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Ben Finney writes:
[C]ompare the latest version of this PEP [...].
I'm assuming the one posted on 1/29 in
firstname.lastname@example.org, or fairly close to that.
This might because the PEP isn't communicating very well. Does the section "A daemon is not a service" help to explain the fundamental difference between the model suggested by Trent, versus the model in the PEP?
That is quite clear, and you've said "daemonize-me != start-a- service" in discussion here. However, you've also said that "daemon != service" (including in the title of that section!), which clearly is mostly false when those terms are referring to the processes that are running in the background.
I think that focusing on the distinction between "becoming a daemon" and "starting a service" is distracting. The point being that becoming a well-behaved service surely requires becoming a well- behaved background process. The real issue is not starting a separate process (just don't provide a way to do it), but rather it is that it also requires all the communication setup as well, which is out-of- scope for a daemonization PEP on any platform (apart from closing file descriptors, which is specific to the fork(2) implementation of process creation). To prevent the misinterpretation I made, I would phrase that title "A Service is Not Just a Daemon", implying "this PEP is not a full-service PEP".<wink>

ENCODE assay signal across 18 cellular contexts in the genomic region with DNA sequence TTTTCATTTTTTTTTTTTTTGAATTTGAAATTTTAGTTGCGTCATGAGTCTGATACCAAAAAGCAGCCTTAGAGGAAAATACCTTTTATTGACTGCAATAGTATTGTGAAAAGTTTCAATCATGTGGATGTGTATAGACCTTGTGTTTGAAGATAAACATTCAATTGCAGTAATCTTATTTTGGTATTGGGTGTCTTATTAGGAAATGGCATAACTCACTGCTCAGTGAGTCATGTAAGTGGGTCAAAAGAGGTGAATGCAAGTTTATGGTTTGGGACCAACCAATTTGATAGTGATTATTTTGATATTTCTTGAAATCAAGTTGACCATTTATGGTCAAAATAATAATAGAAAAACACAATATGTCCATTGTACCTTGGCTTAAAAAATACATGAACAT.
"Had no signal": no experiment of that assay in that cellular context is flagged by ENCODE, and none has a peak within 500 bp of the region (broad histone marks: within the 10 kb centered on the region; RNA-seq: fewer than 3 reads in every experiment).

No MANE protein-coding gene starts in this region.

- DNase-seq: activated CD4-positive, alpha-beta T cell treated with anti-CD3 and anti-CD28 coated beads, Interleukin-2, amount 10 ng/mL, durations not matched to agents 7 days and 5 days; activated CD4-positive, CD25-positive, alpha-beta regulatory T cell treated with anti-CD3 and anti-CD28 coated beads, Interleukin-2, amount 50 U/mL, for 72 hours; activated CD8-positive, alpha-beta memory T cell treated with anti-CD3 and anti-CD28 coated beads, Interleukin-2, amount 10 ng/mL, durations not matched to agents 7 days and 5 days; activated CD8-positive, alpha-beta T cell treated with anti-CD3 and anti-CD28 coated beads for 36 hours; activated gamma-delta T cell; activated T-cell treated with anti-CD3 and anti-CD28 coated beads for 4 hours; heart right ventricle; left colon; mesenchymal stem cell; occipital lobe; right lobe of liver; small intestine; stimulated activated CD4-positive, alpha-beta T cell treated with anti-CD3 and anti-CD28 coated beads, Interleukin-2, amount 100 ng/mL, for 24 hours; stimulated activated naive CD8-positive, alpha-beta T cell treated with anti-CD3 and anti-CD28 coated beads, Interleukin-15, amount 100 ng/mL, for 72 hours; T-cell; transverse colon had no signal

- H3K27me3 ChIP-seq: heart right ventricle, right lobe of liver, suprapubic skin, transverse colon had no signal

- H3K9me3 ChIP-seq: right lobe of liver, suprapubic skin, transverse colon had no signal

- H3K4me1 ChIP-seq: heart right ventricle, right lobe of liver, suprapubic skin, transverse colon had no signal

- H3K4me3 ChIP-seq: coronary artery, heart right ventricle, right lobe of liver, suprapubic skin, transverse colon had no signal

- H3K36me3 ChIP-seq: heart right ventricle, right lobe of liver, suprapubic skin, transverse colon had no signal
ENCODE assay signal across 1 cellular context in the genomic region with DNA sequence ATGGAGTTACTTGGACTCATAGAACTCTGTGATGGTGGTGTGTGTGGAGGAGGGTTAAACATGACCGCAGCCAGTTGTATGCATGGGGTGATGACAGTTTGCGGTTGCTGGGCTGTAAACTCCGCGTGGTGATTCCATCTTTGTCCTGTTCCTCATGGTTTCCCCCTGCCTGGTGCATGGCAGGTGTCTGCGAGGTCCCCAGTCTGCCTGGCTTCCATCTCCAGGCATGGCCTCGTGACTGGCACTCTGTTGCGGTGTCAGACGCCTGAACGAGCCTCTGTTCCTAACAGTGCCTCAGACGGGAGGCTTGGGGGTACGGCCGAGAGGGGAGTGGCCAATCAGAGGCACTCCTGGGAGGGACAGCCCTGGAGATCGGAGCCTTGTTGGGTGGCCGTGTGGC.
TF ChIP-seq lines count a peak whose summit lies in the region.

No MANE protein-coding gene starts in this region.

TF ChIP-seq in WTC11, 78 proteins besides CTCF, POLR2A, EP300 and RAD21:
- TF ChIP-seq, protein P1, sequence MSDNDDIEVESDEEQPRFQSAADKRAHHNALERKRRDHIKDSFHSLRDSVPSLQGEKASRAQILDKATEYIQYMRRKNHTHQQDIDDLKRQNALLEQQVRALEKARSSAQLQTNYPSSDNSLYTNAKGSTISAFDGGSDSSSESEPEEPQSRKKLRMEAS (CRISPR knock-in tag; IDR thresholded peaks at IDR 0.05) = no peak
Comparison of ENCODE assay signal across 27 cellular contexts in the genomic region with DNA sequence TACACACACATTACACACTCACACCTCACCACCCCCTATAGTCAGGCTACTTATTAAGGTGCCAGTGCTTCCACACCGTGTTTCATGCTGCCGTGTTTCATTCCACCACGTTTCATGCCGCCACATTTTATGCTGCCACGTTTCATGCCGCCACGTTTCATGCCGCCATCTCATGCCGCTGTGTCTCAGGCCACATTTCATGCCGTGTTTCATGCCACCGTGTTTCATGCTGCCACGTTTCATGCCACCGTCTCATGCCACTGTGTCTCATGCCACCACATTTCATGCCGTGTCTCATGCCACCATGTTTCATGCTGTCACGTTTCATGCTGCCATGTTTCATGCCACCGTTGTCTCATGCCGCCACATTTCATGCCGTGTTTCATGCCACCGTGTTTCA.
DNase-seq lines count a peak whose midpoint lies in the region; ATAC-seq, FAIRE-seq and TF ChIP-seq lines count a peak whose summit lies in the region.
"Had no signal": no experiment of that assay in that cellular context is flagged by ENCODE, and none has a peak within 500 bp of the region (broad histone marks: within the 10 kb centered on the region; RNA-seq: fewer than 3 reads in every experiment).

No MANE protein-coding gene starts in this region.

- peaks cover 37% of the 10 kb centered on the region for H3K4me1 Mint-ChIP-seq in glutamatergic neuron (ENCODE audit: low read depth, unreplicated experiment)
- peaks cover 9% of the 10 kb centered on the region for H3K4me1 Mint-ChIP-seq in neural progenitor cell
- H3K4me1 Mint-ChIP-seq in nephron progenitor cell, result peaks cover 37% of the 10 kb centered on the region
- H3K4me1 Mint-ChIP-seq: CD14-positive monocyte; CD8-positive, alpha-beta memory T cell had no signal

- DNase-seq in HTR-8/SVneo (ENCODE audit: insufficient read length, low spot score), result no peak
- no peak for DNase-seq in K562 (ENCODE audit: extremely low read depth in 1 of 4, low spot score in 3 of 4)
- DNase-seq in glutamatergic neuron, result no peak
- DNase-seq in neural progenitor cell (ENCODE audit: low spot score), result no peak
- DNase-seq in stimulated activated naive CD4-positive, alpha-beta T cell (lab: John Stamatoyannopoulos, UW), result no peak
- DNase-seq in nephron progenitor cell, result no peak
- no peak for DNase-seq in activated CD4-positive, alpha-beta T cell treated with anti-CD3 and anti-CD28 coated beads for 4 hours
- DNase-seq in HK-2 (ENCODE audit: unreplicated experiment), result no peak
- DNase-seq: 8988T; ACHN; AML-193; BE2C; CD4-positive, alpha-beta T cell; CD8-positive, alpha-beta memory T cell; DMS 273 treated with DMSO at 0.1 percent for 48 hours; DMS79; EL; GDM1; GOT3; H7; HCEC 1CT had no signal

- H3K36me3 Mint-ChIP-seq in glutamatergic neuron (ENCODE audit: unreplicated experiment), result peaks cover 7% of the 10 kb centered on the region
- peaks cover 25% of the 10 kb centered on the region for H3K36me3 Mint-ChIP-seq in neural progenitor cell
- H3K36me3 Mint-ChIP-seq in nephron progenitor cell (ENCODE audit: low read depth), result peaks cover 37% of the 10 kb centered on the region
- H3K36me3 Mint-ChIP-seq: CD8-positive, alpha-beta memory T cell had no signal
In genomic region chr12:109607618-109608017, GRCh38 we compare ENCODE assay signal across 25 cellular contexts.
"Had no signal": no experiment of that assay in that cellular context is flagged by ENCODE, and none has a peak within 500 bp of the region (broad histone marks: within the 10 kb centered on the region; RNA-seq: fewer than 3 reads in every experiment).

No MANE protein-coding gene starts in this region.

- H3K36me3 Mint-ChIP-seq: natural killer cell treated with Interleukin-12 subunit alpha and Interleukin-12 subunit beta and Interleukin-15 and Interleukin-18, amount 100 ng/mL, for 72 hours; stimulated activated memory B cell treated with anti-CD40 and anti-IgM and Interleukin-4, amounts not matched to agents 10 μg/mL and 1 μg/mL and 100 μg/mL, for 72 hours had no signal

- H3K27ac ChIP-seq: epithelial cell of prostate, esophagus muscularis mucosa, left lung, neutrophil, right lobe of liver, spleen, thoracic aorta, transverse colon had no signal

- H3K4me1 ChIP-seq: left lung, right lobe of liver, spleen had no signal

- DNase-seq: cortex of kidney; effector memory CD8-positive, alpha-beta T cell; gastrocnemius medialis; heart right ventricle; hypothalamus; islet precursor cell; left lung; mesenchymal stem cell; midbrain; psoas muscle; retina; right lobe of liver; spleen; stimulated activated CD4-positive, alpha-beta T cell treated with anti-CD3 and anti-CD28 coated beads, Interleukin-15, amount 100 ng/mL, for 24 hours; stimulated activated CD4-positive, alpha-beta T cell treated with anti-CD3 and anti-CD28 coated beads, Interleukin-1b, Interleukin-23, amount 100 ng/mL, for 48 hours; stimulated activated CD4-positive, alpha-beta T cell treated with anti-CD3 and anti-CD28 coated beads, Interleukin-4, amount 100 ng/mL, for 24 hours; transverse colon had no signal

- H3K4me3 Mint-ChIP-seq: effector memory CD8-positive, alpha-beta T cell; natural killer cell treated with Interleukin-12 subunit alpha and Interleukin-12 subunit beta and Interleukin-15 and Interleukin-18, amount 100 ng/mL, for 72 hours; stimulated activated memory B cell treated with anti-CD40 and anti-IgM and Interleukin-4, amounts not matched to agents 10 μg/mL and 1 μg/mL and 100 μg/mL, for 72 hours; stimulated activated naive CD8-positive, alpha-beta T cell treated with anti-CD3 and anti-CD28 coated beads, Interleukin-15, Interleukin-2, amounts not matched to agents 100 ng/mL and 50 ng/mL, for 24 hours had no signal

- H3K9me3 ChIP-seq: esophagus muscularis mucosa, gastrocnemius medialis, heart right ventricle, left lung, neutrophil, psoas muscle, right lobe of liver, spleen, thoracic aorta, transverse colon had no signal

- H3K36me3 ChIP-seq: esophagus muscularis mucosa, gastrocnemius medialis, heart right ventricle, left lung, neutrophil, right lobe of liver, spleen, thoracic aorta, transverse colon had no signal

BTW, IMO you can delete the sentence "It is the opinion of this PEP's author that combining the two disparate systems of behaviour under a single API would be contrary to the focus of this PEP." from the PEP. It's redundant.
Meanwhile, I and others have a need for a simple, standardised, one-obvious-way "daemonise the current program" library, entirely distinct from any of ther extra baggage that comes with a "spawn a separate process that I can then communicate with through channels" API. I intend to satisfy that with this PEP.
Well, that's what I thought was in question here. It seems to me that there are likely to be additional aspects to "daemonize me" for Mac OS X and Windows, but that the basic start-reload-stop methods should probably apply. I'm not familiar enough with the process of daemonization on Mac OS X (Bill mentioned interaction with launchd) or Windows to help at reasonable expense, but I certainly hope that those who are will review to see if a similar API might be useful to them. Unfortunately there doesn't seem to be that much common ground among the advocates, though.